U.S. and Russia Both Denounce Anti-semitic Article in Pravda
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U.S. and Russia Both Denounce Anti-semitic Article in Pravda

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The United States and Russia have both denounced an anti-Semitic article that appeared in the Russian newspaper Pravda earlier this month.

The May 5 article included allegations that Jews engage in ritual murders, a trumped-up charge that led to pogroms in czarist Russia.

The article also linked the murders of three Russian Orthodox priests to the longstanding efforts by American members of the Chabad Lubavitch movement to gain the release of their religious texts held at the Lenin Library in Moscow.

State Department spokesman Richard Boucher, briefing reporters last week, called the article “virulently anti-Semitic.”

He said the United States had spoken to the Russians about the article on May 6 and 7, and that the United States “firmly supported the efforts of the Lubavitch community to regain custody of those books.”

Boucher pointed out that while Pravda is no longer an official government publication, it has wide circulation, and “we are therefore concerned that articles such as this threaten the spirit of religious tolerance in Russia.”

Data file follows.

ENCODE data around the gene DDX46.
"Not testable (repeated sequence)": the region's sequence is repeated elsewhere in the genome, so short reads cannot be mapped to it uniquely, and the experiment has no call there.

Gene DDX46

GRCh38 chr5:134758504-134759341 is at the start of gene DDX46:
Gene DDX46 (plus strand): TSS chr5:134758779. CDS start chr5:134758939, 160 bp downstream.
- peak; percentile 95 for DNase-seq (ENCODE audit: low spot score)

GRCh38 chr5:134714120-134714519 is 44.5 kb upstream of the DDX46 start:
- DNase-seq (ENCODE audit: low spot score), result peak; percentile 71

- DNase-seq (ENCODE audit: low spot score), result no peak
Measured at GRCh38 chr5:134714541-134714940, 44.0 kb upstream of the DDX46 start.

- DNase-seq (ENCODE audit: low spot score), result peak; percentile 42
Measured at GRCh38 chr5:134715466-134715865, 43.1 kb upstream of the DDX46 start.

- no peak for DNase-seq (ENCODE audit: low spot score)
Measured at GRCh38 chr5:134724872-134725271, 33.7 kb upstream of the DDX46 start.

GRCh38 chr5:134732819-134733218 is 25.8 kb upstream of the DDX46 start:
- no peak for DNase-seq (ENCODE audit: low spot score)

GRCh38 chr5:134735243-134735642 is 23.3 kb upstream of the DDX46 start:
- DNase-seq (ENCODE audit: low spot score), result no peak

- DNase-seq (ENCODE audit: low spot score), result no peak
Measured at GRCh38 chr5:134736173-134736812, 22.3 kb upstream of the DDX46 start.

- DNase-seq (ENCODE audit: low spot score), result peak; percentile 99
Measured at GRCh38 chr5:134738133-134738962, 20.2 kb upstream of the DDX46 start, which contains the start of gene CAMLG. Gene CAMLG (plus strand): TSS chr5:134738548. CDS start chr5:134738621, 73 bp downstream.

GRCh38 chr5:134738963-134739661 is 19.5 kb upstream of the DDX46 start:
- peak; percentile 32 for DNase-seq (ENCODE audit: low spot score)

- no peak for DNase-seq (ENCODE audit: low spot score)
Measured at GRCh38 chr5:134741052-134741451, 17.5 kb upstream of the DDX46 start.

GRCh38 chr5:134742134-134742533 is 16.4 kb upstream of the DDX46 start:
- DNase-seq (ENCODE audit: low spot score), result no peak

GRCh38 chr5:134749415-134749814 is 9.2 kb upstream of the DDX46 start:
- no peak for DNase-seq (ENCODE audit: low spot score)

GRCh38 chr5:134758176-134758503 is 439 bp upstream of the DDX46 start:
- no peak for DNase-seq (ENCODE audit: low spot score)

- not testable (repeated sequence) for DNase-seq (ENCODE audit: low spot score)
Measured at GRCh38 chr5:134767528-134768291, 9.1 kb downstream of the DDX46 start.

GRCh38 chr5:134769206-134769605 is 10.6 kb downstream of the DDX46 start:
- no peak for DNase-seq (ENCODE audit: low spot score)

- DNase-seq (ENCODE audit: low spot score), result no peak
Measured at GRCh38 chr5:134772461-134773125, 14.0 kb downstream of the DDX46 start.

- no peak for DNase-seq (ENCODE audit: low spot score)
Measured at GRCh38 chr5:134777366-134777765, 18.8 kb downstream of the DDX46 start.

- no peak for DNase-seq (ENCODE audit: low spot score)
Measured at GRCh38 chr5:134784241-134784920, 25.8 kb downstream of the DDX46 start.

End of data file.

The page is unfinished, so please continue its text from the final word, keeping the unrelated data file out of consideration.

Both the U.S. government and the National Conference on Soviet Jewry were encouraged that the Russian Foreign Ministry spoke out May 14 against the Pravda article.

Boucher quoted the Russian statement as saying the article was “destructive in its manner, and facilitates the inflammation of nationalist and religious dissension.”

The statement also said the Russian government “takes all the necessary measures for the effective guarantee of the rights of Russian citizens, regardless of their nationality or religion.”

Mark Levin, executive director of the National Conference, said Tuesday that the statement was a “positive step” on the part of the Russian government.

“This is a good example of how far they’ve come,” Levin said.

He said the Pravda article represented the problems associated with the combination of antigovernment nationalists and Communists in Russia.

“We keep talking about the former Communists and nationalists coming together,” Levin said. “This is one blatant example.”

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